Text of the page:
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throw prejudices of ed&catdoa , prejudices or connexion ., prejudices of interest . He does not recollect that prepossessions and habits of thinking , which open attacks would only startle and rouse to obstinate and intemperate resistance will be undermined fey the sure * though g-radutd , advances of
truth , and the repeated vindication of the right of private judgment . That " Ireland is ripe for religious reformation , " I believe , from
repeatedly conversing on this subject both with clergy and laity , to be a most erroneous opinion , for , at least in that part of it in which Providence has fixed my place of abode , never did a thicker cloud of prejudice and bigotry appear to darken the prospect and threaten storm and tempest .
Precipitation and zeal ,. without knowledge , have frustrated many a well-meant and beneficial undertaking * , la two of the places to wh } h the writer refers , those causes would assuredly produce their most mischievous effects ; they would probably separate and ruin the
congregations ,, and thus demolish a strong and extending- bulwark against active intolerance and gioomy fanaticism . Surely the pulpit is naore usefully aad properly employed for , illustrating the evidences of natural and revealed religion , for enforcing the practice of piety and morality , than it would be if used as the vehicle of doubtful
disputations . In most , I may say in all , the Presbyterian Churches of the Synods of Antrim and Munster , public worship is conducted upon the great fundamental principle that religious adoration is due only to God , the Father Almighty , In most of them , children and young persons are catechised and
instructed in scripture knowledge . To many of them belong schools and vestry libraries , which afford their members the means of reading with respect to disputed points and doctnaes
* and which thus give them the opportunity of reflecting deliberately and of ju < Jjjing ; which few minds are capable or doing while listening to a uisjjourse on a controverted subject . Where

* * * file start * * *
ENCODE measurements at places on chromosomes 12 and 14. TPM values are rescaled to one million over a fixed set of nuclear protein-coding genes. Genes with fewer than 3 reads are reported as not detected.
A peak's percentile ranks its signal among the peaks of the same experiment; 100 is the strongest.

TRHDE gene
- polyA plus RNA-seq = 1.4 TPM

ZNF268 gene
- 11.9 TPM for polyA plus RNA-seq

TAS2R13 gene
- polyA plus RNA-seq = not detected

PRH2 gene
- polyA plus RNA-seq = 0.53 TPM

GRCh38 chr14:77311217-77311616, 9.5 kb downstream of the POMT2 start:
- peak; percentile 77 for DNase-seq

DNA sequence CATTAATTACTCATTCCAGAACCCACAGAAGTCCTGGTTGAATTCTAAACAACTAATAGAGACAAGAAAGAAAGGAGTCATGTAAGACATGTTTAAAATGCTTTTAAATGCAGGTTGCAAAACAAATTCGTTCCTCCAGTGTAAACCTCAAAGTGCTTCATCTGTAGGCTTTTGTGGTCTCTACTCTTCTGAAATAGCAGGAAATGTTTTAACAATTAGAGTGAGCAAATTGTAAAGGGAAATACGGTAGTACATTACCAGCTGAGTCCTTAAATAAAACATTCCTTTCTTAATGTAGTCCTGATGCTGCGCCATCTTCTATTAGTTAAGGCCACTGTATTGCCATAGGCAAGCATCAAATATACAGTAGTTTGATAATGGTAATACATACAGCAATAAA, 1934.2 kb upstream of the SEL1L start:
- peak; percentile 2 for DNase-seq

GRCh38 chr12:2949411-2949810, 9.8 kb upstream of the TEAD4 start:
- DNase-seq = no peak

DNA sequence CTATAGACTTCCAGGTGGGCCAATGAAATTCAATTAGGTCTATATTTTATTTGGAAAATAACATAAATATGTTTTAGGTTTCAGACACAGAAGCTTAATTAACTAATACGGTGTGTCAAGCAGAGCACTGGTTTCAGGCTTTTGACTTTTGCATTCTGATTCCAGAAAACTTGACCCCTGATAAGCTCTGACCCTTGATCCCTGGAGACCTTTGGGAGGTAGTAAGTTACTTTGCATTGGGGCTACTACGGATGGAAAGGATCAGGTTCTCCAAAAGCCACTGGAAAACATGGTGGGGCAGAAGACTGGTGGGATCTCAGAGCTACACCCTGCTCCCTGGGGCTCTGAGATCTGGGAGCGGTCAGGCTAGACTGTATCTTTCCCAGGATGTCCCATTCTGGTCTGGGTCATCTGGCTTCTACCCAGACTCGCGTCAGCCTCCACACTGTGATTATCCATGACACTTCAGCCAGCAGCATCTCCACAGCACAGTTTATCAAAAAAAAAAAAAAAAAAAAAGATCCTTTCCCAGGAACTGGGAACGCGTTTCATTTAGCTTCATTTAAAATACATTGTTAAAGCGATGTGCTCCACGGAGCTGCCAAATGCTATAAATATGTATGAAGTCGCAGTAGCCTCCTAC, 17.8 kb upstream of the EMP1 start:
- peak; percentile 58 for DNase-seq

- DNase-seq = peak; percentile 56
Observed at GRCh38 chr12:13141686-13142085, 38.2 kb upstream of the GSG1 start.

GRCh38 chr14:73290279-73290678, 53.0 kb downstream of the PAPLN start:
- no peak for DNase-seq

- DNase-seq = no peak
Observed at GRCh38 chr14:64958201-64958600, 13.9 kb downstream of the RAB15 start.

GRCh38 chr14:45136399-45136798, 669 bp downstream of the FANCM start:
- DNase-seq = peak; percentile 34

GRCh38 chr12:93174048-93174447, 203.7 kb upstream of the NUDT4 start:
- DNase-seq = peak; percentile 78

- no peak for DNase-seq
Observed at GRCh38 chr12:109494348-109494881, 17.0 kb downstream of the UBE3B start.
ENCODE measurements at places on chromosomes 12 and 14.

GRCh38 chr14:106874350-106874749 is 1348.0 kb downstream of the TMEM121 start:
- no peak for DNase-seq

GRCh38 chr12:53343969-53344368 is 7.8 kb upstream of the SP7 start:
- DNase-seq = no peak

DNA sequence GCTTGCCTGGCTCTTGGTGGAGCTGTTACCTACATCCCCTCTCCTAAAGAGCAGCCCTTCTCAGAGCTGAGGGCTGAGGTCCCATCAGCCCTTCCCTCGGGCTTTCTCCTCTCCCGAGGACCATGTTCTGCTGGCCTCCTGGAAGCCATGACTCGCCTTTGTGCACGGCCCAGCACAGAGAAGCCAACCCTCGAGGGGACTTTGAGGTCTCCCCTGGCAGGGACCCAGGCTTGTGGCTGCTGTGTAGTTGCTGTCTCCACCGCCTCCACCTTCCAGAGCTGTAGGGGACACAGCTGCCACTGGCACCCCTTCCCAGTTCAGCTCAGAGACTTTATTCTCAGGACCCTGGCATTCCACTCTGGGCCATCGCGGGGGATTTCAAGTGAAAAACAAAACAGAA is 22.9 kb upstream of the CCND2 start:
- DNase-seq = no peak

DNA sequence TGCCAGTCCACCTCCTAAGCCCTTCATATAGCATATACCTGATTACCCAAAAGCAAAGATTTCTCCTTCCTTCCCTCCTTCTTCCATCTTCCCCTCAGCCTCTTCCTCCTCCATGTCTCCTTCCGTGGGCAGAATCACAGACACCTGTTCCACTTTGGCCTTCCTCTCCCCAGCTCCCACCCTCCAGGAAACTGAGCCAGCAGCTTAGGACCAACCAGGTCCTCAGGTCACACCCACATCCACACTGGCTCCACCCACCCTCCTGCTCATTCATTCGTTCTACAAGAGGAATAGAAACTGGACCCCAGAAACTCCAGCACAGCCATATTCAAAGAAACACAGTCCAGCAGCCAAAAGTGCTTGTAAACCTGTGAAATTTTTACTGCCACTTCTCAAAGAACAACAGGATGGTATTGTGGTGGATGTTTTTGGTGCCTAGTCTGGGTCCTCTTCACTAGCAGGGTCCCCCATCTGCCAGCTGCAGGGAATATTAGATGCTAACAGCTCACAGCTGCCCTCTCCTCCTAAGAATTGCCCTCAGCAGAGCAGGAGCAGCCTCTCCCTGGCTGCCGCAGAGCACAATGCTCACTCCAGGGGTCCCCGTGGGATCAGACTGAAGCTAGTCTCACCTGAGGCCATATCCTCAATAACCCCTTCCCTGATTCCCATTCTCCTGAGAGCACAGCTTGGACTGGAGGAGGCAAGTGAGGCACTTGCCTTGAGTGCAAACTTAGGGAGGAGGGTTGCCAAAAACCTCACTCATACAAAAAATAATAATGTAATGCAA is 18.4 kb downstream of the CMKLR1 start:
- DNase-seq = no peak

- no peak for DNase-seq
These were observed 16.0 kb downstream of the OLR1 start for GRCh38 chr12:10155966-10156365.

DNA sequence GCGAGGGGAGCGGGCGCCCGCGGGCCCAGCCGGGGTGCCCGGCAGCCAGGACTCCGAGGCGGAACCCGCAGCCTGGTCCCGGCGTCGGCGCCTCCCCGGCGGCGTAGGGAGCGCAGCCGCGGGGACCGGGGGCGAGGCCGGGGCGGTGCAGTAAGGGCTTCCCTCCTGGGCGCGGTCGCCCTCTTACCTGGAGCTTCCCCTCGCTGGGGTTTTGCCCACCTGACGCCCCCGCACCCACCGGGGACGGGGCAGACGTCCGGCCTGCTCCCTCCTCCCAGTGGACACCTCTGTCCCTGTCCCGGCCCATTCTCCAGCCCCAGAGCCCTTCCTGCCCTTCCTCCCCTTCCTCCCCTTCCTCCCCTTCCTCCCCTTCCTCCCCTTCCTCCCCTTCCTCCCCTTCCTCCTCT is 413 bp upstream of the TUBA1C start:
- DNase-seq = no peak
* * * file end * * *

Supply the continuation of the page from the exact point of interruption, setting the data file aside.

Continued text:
there are no places of Discing rational ww « bip > Missionaries rjflpt do good b y awakening the spirit ° * q ^ iry , by directing the attention ^ bearer s to the right of private judg-** & > and by asserting the impartial goodness and uniwriwa paternity . of
Almighty G © d ' $ but where there are already sutth churches of Christians , and regularly-settled ministers , their necessity , nay their expediency is by no means apparent , and they would place those ministers in very oisagreeable and delicate predicaments , and greatly impede the progress of liberality and inquiry .
The writer of the article in the Christian Reformer , ( VH . 260—263 , ) entitled € t On a late Attempt to revive Presbyterianism / ' misrepresents what is Irish Prestxyteriamsni . The
Presbyterian Clergy claim no authority , no divine right derived from the Holy Ghost by the laying on of hands . Thffr Synods usurp no authority over the ' several congregations with respect to articles of iaith or forms of
worship , nor over their ministers . They meet annually to consult for the good of the common cause , and to receive statements of the situations of the different societies , with , respect to their numbers , &e . They constitute courts , in which may be registered the respective standing funds of the different
congregations , to prevent their being alienated , as has heretofore been the case where no such precaution existed . They constitute tribunals , for the settlement of disputes which may unhappily arise between ministers and people . They have frequently prevented the former from being treated unjustly
and dismissed without sufficient cause , and the latter from being neglected and ill-served . Such Presbyterianism can by no means be an obstacle , and certainly not a necessary one , to the progress of free inquiry and religious light and truth . SENIOR .
Sir , TT would much oblige me , and per-JL haps several of your other readers , if the Rev . Mr . Cooper , who I see by the Repository is returned from the West Indies , would he so good as to Ve us some account of the state of Se Negroes in the Islands he has
visited , as far as respects their disposition to embrace the Christian religion . Judging from the Annual Reports of the Methodist Missionary Society , it would seem that that disposition . is favourable to the reception of instruction ; and from the opinion of a jjentte man who occupies a station of eonri-
Vindication of frisk Presbyterians . 665
™*« . xvi . 4 r
Monthly Repository (1806-1838) and Unitarian Chronicle (1832-1833), Nov. 2, 1821, page 665, in the Nineteenth-Century Serials Edition (2008; 2018) ncse.ac.uk/periodicals/mruc/issues/vm2-ncseproduct2506/page/33/